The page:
Mr Taxman
Change the way you feel about taxes.
Get informed and discover what the taxman doesn't want you to know.
Sharing it with Australia, Mr Taxman is a regular Woman’s Day columist and TV finance commentator
  • click to visit Mr Taxman on Twitter
  • click to visit Mr Taxman on FaceBook
  • rss

How to make your money work smarter

Oct 26, 2010

You have worked hard for your money so the last thing you want is to have nothing to show for it in retirement.   With some dedication and planning, it is possible to make your money work smarter and help you achieve your savings goals quicker.

Count the pennies ...

... and the pounds will look after themselves.  Being diligent on your spending (and saving) patterns, via the good use of budgets, will make a huge difference to your savings at the end of the day.  Stop any impulse buying.

Pay now, re-draw later

Don't let your spare cash sit idle.  If you have a home loan then make extra payments.  You can re-draw the money later if you need it but whilst it is sitting there, it will save you money.  Making fortnightly payments also makes a huge difference.

Maximise your interest on savings

Money makes money.  If you have saved up a lump sum, look at interest comparison websites, such as Rate City and Mozo, and get a higher rate on your hard earned.  If you have got savings that you don’t want to touch then a term deposit might be the best account for you. 

Arrange direct debits

If there is no money in your bank account then you are least likely to spend it.  Don’t tempt yourself.  Arrange payments to come out of your account the day after you get paid.

Super size me!

Superannuation is the best tax effective investment vehicle for savings.  Whilst earnings are taxed at a maximum of 15% and capital gains up to 10%, they can be tax-free with the right investment strategy within a self-managed superannuation fund.  With limited access to super funds, you are also limiting your ability to spend.

Greater return means greater risk

This has to be one of the best lessons learnt from the GFC.    Some returns may be too good to be true so don't fall for the trap in trying to chase the big returns.  5% of something is always a lot better than 50% of nothing.  Do your research first. 

Buy online

The world is such a small place these days with the internet ... and cheaper too.  Online retailers do not have the same overheads as a lot of their competitors so there are bargains galore to be made.  Half an hour on the internet could save you thousands on some items.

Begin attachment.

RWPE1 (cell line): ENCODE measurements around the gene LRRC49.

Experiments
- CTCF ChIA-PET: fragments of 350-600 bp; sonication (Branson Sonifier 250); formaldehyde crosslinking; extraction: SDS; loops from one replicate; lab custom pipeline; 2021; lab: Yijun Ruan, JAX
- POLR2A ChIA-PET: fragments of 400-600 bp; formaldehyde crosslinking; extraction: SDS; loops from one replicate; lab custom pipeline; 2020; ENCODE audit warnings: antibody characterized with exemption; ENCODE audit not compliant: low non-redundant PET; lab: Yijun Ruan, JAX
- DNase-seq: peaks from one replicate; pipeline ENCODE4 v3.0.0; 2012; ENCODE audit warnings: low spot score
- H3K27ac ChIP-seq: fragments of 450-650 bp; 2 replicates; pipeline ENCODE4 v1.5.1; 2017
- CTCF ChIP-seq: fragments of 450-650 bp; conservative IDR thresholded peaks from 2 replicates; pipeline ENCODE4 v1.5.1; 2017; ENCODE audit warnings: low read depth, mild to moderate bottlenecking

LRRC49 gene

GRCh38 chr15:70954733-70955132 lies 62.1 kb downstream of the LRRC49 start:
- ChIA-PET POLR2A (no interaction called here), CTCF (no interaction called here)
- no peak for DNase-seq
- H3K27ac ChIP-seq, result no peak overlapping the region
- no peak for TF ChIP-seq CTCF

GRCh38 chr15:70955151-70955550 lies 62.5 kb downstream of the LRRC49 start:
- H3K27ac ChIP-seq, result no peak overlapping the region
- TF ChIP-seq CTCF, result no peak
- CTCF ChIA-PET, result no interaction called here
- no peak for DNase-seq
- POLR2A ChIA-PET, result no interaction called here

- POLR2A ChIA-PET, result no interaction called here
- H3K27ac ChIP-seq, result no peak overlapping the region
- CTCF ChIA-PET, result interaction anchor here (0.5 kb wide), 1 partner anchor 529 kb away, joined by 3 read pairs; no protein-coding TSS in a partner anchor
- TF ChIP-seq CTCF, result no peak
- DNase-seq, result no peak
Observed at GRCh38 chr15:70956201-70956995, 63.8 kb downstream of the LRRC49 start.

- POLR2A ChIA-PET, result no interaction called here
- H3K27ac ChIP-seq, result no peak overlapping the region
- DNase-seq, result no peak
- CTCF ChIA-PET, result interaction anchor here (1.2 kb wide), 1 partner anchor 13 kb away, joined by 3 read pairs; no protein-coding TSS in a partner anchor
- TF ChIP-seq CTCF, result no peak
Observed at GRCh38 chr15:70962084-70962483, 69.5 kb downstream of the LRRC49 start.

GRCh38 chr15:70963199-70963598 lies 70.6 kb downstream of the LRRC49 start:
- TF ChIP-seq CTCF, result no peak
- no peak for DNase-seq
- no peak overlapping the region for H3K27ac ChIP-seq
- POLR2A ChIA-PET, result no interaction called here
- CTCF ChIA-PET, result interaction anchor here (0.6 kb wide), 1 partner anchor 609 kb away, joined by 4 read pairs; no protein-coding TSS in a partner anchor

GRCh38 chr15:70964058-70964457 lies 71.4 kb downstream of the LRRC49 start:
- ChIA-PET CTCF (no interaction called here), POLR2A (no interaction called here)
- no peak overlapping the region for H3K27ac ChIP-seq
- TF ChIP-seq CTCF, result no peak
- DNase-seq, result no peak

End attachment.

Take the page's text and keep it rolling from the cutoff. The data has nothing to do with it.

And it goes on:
Invest in the kids name

Kids under 18 can earn up to $3,000 each year tax free ... so why pay up to 46.5% tax on your investment earnings if you can get away with paying the taxman nothing!  Partners on lower tax brackets should also have investments in their name rather than yours.

Eliminate non-deductible debt

You eventually need to pay for your house and car so why not start straight away paying it off as soon as possible.  Putting funds against your home loan at 7% is equivalent to earning up to 13% pre-tax.  And it is risk-free too!  

Tags: FamilyFinancial PlanningSuper

Author: Mr Taxman

Comments

Post a New Comment

Media Availability

Are you interested in booking Mr Taxman for a speaking engagement or requesting his viewpoints for an article?

comments-rhsLatest Comments

  • "Hi. I came to Australia as a de-facto spouse. I have recently taken out a couples private health insurance policy for my partner and I and a reciprocal health care plan ontop for my partner only..."

    By: Lucy Howe at Aug 20, 2017 7:20AM

    Post: Marriage

  • "Hi Mr Taxman, I am married to my wife for 3 years now and it is the first time for us to lodge tax return in AU as we moved here in June 2016. I opened a personal bank account and deposited some..."

    By: Jure at Aug 16, 2017 5:39AM

    Post: Marriage

  • "hi, i run a small business that is yet to turn a profit as my start up expenses were high. Is it possible to offset these losses against my husband income?"

    By: heidi at Aug 15, 2017 11:19PM

    Post: Marriage

  • "Hi, not sure if this is travel or vehicle expenses..... Home is in town A - employer is located in town A (but I rarely work there). Get seconded for 12 months to town B (120km away) and other..."

    By: Jason at Aug 04, 2017 4:04AM

    Post: Claiming car expenses

  • "I've paid my outstanding HECS debt so my balance is now $0. My question is......Is it a good idea to keep the HECS coming out so at tax time I get a large lump sum back OR cancel my HECS and receive..."

    By: Sophie at Jul 31, 2017 8:38AM

    Post: Two important dates for those with HECS/HELP debts